Cultural and religious traditions keep the “homosexual” relationships essentially hidden in Pakistan; there is no gay life in the Western sense of the word, and any sexual relationships between men have to be concealed and managed behind the context of marriage to a woman. The most common form of male homosexuality in Pakistan was pederasty, whereby an older man entices or coerces a younger male into sex. For thousands of gay people in Pakistan nowadays, that reality is repeated again and again. The idea of “coming out” has never been an option. With denial as their constant companion, gay Pakistanis live in constant fear of being “outed” in this resolutely conservative society that is overtly ignorant and intolerant of sexual minorities. Gay men just do what is expected of them and remain quietly in the shadows, a way of life common throughout this South Asian nation of 140 million. To act in any way effeminately is a sign of weakness and a blemish on one’s own masculinity in this most “macho” of societies. To be gay is to be deviant, an aberration against God’s will which gay men in Pakistan go to great lengths to disguise.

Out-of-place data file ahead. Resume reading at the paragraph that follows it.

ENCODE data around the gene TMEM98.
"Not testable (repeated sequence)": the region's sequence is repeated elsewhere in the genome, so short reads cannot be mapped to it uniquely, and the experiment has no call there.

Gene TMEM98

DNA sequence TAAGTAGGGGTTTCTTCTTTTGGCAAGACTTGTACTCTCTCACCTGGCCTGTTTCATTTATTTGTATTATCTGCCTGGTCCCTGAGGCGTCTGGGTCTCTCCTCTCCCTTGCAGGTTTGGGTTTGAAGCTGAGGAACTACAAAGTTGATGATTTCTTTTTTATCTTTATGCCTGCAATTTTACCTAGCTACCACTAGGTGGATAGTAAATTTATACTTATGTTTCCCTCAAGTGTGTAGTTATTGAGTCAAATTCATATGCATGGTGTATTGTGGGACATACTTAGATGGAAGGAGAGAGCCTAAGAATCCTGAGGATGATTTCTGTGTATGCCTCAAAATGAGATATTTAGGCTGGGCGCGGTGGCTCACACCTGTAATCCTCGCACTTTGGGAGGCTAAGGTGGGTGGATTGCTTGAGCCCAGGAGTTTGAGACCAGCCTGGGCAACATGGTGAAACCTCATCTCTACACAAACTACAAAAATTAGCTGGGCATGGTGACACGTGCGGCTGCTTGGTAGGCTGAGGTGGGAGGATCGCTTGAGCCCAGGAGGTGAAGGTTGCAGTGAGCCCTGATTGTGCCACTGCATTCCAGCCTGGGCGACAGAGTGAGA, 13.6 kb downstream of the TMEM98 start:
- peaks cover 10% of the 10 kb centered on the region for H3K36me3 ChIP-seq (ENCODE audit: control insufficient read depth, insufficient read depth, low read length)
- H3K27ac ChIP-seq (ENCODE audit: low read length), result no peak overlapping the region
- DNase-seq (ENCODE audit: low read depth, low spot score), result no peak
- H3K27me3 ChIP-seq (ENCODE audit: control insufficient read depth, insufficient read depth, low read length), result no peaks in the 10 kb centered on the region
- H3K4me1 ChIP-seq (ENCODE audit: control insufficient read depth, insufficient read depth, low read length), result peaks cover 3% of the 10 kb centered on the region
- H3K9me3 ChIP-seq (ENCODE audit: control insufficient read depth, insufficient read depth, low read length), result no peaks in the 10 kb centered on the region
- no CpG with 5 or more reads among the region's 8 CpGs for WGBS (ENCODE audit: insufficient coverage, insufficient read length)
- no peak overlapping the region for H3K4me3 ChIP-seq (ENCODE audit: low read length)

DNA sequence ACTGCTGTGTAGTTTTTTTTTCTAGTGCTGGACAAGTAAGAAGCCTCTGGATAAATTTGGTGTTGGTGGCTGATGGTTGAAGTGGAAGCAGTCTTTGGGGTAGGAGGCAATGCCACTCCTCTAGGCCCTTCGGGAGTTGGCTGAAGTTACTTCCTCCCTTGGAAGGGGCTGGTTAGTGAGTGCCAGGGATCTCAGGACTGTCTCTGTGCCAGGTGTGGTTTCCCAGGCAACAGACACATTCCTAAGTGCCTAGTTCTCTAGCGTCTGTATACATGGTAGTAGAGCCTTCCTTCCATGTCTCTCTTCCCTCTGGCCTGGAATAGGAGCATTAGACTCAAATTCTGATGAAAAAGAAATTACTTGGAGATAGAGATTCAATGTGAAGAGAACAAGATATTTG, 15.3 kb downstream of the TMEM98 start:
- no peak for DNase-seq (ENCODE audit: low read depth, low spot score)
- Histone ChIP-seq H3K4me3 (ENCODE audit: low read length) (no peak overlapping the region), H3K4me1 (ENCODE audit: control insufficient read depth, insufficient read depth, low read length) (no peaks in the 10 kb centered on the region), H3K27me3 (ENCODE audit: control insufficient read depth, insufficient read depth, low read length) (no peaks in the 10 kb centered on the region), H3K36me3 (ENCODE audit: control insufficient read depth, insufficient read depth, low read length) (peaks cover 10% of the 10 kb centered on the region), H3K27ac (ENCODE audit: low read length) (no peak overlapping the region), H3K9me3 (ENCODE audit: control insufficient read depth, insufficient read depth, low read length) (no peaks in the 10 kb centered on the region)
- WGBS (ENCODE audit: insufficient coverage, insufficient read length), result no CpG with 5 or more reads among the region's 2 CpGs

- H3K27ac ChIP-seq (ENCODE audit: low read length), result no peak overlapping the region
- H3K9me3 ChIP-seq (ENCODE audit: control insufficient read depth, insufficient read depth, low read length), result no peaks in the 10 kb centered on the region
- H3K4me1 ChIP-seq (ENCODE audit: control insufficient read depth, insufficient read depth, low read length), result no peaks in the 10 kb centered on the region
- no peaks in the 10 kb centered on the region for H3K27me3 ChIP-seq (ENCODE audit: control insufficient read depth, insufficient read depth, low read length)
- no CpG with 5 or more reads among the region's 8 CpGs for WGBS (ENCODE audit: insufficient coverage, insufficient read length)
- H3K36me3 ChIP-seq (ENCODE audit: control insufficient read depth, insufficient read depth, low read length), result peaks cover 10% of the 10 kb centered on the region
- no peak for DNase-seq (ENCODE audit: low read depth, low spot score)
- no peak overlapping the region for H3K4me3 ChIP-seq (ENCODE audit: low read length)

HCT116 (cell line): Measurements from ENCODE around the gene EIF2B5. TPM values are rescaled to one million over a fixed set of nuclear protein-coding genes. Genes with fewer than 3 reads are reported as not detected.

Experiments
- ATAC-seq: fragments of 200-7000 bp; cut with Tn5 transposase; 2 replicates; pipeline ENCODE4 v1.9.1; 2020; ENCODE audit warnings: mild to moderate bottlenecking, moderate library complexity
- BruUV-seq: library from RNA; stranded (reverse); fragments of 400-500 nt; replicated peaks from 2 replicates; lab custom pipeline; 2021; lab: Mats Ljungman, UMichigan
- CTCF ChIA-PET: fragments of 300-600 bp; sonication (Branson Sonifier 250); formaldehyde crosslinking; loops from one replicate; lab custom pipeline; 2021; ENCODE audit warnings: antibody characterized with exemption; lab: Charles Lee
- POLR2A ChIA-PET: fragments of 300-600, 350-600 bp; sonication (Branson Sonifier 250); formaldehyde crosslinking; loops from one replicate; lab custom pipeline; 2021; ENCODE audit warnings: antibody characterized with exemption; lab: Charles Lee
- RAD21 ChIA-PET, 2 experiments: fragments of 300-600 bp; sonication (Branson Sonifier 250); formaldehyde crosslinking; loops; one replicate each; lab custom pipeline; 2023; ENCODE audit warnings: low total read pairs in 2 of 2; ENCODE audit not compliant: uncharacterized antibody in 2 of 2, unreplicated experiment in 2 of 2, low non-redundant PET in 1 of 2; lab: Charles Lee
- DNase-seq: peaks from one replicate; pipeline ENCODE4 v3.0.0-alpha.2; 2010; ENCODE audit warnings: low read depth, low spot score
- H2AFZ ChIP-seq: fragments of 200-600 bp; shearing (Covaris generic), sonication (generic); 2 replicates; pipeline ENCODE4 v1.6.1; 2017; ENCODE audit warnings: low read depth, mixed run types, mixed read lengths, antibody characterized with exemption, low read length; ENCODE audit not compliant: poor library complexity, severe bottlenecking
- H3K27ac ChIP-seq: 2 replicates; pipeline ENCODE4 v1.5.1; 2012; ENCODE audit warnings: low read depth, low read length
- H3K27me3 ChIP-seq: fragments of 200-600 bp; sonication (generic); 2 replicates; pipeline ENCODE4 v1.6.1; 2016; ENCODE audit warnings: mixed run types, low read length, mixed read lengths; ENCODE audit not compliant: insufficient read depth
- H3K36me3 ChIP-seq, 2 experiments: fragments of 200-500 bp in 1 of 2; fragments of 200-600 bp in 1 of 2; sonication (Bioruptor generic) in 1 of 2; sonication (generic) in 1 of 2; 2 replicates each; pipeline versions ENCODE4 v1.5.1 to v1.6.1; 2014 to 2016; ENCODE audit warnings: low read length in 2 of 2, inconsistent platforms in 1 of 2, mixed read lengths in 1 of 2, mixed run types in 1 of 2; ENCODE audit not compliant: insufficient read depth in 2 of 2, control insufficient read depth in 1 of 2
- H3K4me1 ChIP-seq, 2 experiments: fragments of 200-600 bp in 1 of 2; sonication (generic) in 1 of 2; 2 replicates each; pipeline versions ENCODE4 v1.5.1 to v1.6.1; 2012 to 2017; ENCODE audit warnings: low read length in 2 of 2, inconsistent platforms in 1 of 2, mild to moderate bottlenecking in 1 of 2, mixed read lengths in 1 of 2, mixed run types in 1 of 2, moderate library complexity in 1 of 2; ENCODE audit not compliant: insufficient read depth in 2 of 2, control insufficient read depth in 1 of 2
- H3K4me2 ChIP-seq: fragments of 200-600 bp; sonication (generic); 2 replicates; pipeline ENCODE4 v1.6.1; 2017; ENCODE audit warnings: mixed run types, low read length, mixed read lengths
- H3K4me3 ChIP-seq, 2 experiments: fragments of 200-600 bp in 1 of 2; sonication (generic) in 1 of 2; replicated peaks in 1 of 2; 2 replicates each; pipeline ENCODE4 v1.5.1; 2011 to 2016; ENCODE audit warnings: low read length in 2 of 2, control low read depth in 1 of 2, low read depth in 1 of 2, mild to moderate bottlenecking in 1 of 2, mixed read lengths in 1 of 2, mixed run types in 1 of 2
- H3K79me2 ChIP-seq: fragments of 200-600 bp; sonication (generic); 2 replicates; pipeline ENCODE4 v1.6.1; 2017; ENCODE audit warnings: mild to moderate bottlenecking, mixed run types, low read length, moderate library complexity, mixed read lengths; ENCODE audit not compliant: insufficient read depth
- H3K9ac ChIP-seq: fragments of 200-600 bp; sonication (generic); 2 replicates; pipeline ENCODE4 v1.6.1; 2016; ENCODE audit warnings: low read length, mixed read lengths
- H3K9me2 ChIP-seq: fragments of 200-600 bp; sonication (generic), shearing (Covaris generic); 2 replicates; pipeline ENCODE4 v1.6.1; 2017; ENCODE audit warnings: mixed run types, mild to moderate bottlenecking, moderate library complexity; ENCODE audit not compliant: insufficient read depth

Concerning with Lesbian Muslims, see Irshad Manji, The Trouble with Islam: A Muslim's Call for Reform in Her Faith (2004).
 Recently, A local Urdu-language newspaper said hat a 42-year-old Afghan refugee, named as Liaquat Ali fell in love with a 16 year old villager, called Markeen and offered his family a “dowry” of 40,000 rupees -- about $650. The family readily accepted. Arranging marriages of 16 year olds is not uncommon in Pakistan, but this is the first known instance where another male was involved. The marriage was held amid usual pomp and show associated with a tribal wedding.
 A discussion of Islamic legal system and homosexuality, see Peter Avery, Islam, in Sociolegal Control of Homosexuality 109-118 (Donald J. West & Richard Green eds., 1997). [Hereinafter Sociolegal Control of Homosexuality]
 See Stephen O. Murray & Badruddin Khan, Pakistan, in Sociolegal Control of Homosexuality, supra note 3, 119-126, at 122.
 Id. at 123.
- Jul 01 Sat 2006 06:22
The Islamic Republic of Paidika?